When you’re running a marathon, mile 25 is the time to start wondering if your legs will go out. In my case last weekend, I was thinking about the future of the arthouse. In a state of inhuman exhaustion as I hurtled down 59th Street and prepared to enter Central Park, I found myself staring at the marquee for the Paris Theatre, where “Bardo” and “Stranger Things Day” loomed large. In between wincing from pain and squinting through sweat, the angle for this week’s column dawned on me. How do arthouses around the country — those without the luxury of a major streamer behind them — plot out a plan for the future?
Netflix took over the Paris in 2019. The single-screen institution remains a pet project for top executives there, and a handy resource for awards-season qualifying runs. Until last week, it also had a veteran curator, with former Museum of the Moving Image program director David Schwartz as manager of theatrical programming. On Wednesday, Schwartz announced that he would leave the Paris at the end of the year.
“I want to do something a bit more independent,” he told me this week. “The excitement was relaunching the theater.”
Programming for an independent arthouse is certainly one way to look for more unpredictable pastures. Working outside the Netflix-financed comfort of the Paris means confronting the bitter truth that the arthouse business continues to crater at an alarming rate.
Movies like “TÁR” started strong in limited release but dwindled with expansion; even a solid start for “The Banshees of Inisherin” isn’t enough to make a huge dent in the larger equation. Hip youth-oriented releases like “Everything Everywhere All at Once” show up in multiplexes more than boutique cinemas. Godspeed to Schwartz in his future indie endeavors; it’s dreary out there, as plenty of grouchy industry insiders remind me on the regular.
Brace yourself for the optimist: Here’s why hope springs eternal for the arthouse. Small, locally oriented cultural institutions serve their communities’ needs in ways that can be scaled to match the wider market without exclusively relying on it. Recent prophesies of doom often miss the forest for the trees: Independent arthouses are more than the frontlines for film culture. Many exist on a modest scale and that’s essential as audiences continue to contract.
But all of this works only if they’re smart about working together. Arthouses lack a unified nationwide support network, but the loose collective known as Art House Convergence is heading in that direction. The Sundance Institute served as its fiscal sponsor over the past year and AHC recently anointed a new board of directors that includes entities from grassroots institutions like Film Streams in Omaha, Nebraska, the Ragtag Cinema in Columbia, Missouri, and the Over-the-Rine Film Festival in Cincinnati, Ohio. It’s a decent reflection of the effort to preserve the arthouse concept in America.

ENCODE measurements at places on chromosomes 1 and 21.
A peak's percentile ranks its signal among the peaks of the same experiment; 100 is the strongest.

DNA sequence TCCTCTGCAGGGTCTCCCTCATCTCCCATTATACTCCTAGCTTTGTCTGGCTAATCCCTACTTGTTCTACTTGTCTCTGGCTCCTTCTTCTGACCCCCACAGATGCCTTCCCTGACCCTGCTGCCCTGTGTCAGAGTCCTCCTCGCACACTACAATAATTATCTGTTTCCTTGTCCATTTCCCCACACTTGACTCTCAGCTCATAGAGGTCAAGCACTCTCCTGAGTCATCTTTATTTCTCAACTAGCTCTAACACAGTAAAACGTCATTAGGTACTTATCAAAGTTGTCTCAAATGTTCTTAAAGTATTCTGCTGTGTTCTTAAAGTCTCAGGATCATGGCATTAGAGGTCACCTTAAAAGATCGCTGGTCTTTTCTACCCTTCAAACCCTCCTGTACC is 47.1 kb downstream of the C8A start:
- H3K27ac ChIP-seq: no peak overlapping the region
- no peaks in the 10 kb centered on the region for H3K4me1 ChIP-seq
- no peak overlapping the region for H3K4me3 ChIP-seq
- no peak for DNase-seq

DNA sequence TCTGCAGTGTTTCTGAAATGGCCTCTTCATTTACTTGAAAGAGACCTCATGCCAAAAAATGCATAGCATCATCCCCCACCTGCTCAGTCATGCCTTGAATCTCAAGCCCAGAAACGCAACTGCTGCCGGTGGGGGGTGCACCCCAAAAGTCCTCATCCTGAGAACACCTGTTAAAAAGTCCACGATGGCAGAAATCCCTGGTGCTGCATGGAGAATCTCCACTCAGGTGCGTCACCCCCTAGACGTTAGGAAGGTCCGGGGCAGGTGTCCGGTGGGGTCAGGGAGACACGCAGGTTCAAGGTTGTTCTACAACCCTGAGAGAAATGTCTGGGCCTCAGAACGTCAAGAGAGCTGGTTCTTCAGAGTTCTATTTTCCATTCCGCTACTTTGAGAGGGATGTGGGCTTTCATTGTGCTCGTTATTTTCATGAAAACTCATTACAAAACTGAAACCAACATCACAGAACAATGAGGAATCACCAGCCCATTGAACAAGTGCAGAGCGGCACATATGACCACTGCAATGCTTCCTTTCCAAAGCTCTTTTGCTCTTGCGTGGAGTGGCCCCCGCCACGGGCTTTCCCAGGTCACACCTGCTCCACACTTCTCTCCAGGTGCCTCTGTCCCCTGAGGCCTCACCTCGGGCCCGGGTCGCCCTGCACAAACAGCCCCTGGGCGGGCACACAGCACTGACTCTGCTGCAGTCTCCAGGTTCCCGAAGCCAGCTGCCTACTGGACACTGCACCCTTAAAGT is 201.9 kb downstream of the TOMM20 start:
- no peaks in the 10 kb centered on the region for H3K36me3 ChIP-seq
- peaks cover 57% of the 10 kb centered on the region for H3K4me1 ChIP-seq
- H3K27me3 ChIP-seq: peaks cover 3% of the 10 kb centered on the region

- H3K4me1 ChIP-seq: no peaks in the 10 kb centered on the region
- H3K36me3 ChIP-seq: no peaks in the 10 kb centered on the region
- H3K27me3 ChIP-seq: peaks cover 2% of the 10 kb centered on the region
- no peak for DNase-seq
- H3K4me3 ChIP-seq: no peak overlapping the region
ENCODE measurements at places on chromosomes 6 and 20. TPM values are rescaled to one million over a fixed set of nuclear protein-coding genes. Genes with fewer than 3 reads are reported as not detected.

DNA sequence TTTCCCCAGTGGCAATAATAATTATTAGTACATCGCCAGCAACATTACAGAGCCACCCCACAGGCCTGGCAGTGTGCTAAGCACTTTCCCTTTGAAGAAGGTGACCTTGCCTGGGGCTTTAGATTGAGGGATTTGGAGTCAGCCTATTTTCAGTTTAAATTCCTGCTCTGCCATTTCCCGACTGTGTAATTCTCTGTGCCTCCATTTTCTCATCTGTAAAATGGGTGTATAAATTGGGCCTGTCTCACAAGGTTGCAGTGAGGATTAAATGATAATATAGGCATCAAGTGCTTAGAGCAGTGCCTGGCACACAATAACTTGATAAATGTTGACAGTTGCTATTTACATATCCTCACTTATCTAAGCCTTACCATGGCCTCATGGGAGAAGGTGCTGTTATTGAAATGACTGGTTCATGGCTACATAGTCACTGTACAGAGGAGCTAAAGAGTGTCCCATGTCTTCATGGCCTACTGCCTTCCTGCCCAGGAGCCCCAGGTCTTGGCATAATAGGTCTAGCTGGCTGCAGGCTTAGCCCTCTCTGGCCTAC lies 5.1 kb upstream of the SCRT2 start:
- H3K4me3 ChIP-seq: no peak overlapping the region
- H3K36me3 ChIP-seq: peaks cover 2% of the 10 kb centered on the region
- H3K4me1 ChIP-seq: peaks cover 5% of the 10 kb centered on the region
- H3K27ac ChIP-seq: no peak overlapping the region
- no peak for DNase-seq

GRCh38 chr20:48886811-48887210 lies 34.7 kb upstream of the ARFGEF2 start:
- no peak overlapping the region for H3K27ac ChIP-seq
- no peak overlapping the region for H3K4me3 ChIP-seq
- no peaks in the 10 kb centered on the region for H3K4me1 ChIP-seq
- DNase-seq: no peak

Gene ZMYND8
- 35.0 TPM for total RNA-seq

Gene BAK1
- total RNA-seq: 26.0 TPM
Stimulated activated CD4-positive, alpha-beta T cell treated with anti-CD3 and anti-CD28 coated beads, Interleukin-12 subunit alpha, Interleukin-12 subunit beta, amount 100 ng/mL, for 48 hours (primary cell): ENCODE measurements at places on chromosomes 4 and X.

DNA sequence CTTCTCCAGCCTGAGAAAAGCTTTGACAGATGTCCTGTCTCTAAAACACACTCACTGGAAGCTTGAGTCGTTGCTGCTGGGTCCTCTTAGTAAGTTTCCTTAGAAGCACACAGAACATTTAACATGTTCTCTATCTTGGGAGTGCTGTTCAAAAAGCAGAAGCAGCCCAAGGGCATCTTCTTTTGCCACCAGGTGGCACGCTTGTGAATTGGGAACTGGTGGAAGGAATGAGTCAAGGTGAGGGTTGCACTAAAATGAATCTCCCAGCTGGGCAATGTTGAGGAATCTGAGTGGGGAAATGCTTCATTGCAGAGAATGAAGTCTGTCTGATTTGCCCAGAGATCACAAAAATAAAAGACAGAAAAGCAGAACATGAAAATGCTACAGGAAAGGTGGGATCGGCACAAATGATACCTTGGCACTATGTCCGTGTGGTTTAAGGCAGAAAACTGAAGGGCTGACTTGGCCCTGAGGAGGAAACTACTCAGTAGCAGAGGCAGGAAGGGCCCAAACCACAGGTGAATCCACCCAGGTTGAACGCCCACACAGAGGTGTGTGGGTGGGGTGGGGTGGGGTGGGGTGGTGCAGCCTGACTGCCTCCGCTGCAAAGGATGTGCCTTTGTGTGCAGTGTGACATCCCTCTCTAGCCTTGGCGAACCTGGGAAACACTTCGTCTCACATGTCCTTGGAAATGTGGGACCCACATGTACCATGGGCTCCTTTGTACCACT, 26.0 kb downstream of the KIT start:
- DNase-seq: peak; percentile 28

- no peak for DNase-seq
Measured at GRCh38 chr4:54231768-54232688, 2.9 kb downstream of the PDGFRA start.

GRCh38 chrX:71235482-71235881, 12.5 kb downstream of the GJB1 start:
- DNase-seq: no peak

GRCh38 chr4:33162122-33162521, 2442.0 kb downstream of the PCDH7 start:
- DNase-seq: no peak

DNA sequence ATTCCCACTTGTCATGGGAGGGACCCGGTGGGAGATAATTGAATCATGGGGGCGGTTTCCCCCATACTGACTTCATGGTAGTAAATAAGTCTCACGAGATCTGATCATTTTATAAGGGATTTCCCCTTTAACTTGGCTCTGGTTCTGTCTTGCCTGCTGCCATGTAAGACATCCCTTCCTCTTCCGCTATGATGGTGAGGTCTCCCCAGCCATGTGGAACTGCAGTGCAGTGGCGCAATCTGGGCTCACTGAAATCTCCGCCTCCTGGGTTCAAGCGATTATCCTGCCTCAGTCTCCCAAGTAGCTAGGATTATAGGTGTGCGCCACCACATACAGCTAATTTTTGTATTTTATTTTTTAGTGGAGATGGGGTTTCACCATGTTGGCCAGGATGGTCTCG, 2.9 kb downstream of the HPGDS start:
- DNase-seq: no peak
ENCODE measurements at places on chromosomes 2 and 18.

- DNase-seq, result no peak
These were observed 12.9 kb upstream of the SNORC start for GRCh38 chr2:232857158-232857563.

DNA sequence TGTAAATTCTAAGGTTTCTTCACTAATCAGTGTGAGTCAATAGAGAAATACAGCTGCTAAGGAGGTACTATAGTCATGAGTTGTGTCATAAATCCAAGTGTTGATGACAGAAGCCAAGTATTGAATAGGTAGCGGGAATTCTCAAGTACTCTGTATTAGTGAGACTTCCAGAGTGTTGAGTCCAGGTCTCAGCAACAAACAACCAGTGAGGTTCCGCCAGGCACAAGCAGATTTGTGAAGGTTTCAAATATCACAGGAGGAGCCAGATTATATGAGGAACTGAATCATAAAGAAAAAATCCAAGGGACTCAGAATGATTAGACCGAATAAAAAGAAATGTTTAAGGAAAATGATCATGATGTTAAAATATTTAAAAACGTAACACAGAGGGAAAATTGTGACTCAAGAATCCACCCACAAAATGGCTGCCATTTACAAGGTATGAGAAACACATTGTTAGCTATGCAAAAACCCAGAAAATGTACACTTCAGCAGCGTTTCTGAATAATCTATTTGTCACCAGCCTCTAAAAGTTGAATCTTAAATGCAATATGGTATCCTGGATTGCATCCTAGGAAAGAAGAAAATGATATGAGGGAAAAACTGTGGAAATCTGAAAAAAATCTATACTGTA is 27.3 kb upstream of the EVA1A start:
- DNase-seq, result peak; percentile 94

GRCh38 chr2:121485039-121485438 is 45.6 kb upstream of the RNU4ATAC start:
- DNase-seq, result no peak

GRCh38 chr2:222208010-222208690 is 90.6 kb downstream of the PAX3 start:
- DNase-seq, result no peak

Now this makeshift organization must mobilize with a uniform agenda. I’ve heard from a lot of people in the industry on this topic and above all, it seems crucial that AHC extend its mission beyond the need for inclusive programming and supportive workplaces. They’ve got to prioritize the practical needs that make independent arthouses sustainable.
Here’s my modest contribution: a list of five easy steps to ensure their survival, determined in part by reviewing published AHC survey data. Yes, that word “easy” is loaded and sure to annoy a few people sweating through these daunting challenges. To which I say: Bring on the rage, but also your own ideas (write me: email@example.com).
We can’t judge the efficacy until arthouses give it a shot. It’s time for a holistic approach to keeping the lights on.
Embrace the Nonprofit Model
Many arthouses have become nonprofits, yet a 2018 survey by AHC and SMU DataArts found that performing arts organizations attract more revenue from individual donors compared to film organizations, even though 40-60 percent of those film organizations’ revenue comes from donations. Smaller organizations don’t need to rely on only the wealthiest people for support. Cinephiles have grown up going to the movies there, see the value, and donate to keep it alive.
Toby Leonard, longtime programming director at the Belcourt Theatre in Nashville, Tennessee, told me that the nonprofit model has been critical to the theater’s survival. “If we were a commercial cinema showing one film in one hall four times a day for seven days, we wouldn’t make it,” he said. “You wanna do shit like this, you’ve gotta be a nonprofit. It’s invaluable to us.”
Court Younger Audiences
For years, the existential terror of the arthouse revolved around its aging foundation: highbrow moviegoers born in the ’40s and ’50s. As it turns out, this demographic has stuck around long enough to outgrow the habit — the pandemic inspired them to figure out streaming and satisfy cultural appetites at home. That leaves many institutions struggling to attract younger audiences. They have to book movies that appeal to to them, but it’s a vicious cycle: Distributors don’t want to send their movies to theaters without a built-in youth demo.